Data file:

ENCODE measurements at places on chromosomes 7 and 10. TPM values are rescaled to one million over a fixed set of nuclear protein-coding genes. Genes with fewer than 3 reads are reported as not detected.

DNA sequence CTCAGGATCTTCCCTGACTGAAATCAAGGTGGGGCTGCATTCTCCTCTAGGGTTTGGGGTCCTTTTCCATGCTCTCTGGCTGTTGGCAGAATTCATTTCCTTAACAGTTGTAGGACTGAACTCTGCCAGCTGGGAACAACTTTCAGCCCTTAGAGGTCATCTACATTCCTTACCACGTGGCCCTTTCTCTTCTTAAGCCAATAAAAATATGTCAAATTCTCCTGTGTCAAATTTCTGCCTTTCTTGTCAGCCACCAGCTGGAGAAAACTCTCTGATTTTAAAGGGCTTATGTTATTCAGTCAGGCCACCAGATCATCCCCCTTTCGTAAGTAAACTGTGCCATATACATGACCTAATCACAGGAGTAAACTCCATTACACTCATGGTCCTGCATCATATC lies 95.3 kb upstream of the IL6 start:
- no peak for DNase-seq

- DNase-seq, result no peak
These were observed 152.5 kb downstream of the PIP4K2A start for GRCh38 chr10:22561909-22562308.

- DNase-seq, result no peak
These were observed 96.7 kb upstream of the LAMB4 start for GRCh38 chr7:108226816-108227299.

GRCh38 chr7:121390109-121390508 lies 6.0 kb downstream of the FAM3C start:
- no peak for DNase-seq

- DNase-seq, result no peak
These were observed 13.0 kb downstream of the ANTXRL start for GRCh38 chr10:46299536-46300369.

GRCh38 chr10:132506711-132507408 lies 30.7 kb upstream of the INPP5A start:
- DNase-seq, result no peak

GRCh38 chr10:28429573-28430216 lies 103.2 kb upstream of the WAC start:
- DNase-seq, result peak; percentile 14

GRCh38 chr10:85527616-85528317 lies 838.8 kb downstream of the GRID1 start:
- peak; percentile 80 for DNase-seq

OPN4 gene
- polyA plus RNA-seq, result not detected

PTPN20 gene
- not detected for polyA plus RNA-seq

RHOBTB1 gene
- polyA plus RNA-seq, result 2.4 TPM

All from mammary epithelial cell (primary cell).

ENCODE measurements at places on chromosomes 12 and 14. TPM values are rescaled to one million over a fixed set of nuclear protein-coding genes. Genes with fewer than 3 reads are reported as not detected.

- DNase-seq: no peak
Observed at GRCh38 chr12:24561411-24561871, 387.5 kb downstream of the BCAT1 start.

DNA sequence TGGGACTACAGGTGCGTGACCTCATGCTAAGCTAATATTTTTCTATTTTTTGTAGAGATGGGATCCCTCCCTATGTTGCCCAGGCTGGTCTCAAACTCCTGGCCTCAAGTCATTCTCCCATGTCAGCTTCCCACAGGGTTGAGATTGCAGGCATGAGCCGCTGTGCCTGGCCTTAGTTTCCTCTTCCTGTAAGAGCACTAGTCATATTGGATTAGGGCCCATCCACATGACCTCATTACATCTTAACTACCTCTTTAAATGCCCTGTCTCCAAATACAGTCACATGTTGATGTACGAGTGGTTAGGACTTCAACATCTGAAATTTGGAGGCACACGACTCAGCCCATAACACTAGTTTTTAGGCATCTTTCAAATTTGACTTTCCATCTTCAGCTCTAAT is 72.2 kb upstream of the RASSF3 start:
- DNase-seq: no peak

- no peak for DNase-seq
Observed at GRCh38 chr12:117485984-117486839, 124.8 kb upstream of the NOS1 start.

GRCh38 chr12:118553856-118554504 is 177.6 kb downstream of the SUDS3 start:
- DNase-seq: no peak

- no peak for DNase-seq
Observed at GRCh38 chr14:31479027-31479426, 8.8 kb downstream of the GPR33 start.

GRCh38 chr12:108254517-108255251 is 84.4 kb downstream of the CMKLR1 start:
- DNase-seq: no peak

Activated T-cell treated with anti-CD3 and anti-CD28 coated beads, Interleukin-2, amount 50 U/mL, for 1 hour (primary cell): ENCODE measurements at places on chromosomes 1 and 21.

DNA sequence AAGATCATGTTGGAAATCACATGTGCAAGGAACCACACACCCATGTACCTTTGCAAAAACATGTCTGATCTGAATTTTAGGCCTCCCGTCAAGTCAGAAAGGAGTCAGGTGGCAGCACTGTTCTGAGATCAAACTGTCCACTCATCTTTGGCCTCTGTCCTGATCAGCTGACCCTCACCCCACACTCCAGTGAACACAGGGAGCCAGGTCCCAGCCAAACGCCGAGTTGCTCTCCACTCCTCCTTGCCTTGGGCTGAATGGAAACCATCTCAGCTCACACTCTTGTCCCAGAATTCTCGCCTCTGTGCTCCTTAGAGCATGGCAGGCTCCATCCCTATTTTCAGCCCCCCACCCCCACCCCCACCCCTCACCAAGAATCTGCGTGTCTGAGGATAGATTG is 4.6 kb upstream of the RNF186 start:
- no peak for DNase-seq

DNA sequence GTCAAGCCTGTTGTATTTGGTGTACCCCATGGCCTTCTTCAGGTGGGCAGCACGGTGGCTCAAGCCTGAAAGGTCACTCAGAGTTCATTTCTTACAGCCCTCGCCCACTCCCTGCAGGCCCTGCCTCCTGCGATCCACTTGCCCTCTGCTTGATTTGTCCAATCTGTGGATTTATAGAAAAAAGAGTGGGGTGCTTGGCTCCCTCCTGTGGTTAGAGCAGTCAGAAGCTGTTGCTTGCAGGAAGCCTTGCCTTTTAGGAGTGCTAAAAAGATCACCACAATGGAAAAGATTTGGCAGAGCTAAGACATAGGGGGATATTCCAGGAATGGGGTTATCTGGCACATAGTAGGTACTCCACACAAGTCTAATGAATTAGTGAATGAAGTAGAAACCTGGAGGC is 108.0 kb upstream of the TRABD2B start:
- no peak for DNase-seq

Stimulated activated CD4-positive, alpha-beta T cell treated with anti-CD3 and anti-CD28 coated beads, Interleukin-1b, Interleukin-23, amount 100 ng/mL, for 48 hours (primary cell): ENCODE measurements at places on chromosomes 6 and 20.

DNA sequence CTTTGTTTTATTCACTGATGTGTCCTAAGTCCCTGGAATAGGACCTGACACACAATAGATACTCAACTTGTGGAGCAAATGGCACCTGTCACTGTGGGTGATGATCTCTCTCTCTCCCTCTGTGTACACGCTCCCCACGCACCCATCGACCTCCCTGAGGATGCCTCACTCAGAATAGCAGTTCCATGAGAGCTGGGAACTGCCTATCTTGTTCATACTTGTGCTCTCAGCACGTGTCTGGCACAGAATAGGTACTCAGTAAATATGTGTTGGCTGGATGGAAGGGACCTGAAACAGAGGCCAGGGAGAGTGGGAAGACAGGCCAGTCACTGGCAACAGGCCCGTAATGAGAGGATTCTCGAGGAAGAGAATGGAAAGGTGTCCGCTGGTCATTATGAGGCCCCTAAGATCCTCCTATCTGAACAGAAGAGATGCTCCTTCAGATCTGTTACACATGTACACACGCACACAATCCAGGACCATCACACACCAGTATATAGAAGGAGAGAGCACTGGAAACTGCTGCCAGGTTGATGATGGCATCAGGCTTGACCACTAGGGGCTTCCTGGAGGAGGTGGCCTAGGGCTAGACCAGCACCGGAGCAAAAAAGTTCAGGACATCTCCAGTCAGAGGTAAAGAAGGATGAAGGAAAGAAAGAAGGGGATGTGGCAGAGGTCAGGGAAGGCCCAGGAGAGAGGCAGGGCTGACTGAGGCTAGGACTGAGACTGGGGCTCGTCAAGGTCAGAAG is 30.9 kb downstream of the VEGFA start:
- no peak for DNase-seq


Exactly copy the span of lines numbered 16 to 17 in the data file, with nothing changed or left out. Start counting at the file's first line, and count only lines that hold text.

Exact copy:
GRCh38 chr10:85527616-85528317 lies 838.8 kb downstream of the GRID1 start:
- peak; percentile 80 for DNase-seq